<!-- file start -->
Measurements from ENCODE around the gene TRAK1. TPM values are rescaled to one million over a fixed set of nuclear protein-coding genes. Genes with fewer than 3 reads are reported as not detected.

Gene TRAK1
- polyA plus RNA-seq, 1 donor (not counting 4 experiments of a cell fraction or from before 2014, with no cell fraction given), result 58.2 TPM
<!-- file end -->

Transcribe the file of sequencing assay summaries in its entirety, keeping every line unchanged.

Measurements from ENCODE around the gene TRAK1. TPM values are rescaled to one million over a fixed set of nuclear protein-coding genes. Genes with fewer than 3 reads are reported as not detected.

Gene TRAK1
- polyA plus RNA-seq, 1 donor (not counting 4 experiments of a cell fraction or from before 2014, with no cell fraction given), result 58.2 TPM